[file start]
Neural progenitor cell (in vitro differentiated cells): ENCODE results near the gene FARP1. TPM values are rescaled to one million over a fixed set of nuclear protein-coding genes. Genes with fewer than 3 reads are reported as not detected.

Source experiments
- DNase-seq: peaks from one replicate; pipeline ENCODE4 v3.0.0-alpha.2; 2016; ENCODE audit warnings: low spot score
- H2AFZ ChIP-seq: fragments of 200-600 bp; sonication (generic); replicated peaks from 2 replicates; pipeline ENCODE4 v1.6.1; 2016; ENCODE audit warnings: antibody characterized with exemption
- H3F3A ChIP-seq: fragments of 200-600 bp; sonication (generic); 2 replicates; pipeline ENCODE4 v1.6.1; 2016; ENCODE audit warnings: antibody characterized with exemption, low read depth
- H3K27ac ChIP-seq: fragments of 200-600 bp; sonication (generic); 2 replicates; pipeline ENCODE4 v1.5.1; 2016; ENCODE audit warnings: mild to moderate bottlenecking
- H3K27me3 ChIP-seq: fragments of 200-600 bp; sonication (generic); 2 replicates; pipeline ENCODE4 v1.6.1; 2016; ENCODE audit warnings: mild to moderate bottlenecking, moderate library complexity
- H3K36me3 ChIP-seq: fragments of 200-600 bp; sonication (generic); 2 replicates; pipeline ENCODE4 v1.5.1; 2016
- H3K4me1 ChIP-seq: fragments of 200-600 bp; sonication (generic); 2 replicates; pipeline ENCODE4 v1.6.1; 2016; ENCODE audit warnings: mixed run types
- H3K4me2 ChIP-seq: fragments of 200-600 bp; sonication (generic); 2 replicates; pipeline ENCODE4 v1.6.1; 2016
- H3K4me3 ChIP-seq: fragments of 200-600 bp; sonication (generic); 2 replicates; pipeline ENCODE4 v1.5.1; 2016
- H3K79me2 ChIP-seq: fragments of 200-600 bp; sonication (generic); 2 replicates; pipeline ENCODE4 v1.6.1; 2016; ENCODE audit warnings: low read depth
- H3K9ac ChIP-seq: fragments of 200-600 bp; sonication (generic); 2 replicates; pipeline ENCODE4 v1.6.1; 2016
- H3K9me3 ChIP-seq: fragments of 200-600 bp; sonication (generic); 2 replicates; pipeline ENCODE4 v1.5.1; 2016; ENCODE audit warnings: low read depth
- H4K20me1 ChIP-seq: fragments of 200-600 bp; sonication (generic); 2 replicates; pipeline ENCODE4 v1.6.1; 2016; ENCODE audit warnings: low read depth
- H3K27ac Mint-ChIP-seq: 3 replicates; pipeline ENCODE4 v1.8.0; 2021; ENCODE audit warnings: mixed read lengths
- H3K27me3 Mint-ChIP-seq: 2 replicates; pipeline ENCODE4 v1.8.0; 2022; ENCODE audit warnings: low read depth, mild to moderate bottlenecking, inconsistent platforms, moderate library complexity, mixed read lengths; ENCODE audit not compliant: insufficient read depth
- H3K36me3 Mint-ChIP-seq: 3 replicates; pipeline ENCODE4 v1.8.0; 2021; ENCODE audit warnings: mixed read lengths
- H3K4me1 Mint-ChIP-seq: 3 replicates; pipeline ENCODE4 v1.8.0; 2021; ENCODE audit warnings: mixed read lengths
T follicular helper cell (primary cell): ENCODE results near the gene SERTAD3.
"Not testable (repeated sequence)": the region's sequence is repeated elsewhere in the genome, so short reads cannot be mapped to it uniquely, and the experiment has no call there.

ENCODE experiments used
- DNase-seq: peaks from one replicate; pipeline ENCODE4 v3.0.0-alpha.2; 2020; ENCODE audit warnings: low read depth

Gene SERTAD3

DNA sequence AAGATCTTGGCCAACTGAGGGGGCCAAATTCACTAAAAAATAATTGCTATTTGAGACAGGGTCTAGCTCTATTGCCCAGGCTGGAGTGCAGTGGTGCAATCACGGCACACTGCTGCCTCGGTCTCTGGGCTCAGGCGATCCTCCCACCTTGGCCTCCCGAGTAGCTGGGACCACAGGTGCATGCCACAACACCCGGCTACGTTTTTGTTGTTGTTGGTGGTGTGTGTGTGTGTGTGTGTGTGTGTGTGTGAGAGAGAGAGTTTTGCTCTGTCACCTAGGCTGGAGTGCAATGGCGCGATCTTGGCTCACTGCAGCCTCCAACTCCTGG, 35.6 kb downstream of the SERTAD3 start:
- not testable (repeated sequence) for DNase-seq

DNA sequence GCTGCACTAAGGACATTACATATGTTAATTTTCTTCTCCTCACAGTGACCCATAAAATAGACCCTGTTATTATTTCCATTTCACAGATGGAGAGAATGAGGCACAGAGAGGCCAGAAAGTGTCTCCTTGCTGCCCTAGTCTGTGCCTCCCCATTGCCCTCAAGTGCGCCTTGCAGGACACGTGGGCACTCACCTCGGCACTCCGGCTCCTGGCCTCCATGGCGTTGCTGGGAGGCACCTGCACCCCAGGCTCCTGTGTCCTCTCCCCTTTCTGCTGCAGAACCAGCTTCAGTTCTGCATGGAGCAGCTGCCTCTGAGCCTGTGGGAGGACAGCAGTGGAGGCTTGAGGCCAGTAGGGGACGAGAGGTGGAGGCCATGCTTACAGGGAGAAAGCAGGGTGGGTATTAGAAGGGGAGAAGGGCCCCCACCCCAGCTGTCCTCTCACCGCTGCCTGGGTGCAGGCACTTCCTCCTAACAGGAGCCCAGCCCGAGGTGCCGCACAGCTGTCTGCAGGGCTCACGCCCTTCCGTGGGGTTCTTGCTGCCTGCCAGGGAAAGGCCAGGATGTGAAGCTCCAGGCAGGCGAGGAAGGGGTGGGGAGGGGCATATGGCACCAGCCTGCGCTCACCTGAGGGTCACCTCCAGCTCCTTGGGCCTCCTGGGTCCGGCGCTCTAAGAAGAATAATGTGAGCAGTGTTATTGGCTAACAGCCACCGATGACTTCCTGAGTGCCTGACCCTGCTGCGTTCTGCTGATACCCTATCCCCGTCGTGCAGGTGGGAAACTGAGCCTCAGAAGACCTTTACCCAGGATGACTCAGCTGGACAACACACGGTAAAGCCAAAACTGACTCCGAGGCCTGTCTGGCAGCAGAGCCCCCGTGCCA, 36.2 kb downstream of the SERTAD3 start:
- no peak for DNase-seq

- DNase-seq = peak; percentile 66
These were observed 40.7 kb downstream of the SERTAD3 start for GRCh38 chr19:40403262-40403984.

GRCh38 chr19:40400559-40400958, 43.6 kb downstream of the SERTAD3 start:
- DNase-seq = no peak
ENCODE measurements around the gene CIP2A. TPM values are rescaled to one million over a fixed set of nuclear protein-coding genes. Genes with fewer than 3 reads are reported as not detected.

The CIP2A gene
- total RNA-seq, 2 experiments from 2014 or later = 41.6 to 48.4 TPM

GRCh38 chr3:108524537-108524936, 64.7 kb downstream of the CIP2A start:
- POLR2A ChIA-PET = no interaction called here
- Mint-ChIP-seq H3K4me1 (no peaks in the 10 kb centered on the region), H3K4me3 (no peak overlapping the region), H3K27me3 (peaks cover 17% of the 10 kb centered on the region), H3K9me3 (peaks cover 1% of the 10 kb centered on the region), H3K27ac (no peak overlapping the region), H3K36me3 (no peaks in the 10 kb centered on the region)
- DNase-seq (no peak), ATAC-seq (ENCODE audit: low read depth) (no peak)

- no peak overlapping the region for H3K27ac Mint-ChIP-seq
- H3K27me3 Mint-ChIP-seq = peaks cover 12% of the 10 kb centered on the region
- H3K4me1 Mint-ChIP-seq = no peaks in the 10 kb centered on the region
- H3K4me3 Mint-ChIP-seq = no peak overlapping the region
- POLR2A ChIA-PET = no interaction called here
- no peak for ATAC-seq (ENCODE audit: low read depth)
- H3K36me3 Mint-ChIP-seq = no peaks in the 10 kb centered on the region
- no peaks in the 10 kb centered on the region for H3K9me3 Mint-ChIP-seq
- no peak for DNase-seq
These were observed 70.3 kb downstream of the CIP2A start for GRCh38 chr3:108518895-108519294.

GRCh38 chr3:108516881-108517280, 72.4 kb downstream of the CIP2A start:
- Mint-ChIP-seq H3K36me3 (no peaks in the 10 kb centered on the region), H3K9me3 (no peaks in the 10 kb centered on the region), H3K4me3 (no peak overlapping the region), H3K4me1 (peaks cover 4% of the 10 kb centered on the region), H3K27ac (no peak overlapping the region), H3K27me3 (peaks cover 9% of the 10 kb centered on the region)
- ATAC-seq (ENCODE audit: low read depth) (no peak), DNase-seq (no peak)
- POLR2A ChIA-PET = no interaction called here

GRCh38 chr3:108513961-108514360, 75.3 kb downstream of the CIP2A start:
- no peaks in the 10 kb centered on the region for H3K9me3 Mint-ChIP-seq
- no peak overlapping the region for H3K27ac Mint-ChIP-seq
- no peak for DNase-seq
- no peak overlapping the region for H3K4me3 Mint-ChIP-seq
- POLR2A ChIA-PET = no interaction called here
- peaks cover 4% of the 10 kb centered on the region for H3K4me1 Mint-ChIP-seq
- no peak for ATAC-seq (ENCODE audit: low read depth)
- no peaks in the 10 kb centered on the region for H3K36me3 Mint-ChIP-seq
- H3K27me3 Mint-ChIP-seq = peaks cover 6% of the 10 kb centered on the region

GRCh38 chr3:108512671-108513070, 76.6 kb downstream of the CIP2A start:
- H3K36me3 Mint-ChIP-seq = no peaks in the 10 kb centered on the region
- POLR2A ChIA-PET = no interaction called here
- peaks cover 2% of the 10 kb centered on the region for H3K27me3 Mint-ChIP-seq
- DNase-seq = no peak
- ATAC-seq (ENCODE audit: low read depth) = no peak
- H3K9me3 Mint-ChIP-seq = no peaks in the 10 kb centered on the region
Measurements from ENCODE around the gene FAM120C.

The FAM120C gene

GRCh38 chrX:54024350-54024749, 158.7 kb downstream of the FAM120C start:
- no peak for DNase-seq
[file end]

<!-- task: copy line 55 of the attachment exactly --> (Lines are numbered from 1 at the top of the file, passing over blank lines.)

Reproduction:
- no peaks in the 10 kb centered on the region for H3K9me3 Mint-ChIP-seq